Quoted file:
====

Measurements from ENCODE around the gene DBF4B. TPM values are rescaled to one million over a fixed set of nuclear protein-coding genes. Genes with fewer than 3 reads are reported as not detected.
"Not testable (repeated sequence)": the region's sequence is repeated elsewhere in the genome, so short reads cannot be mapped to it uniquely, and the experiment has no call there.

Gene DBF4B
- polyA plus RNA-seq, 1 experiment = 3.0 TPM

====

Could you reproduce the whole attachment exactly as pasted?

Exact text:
Measurements from ENCODE around the gene DBF4B. TPM values are rescaled to one million over a fixed set of nuclear protein-coding genes. Genes with fewer than 3 reads are reported as not detected.
"Not testable (repeated sequence)": the region's sequence is repeated elsewhere in the genome, so short reads cannot be mapped to it uniquely, and the experiment has no call there.

Gene DBF4B
- polyA plus RNA-seq, 1 experiment = 3.0 TPM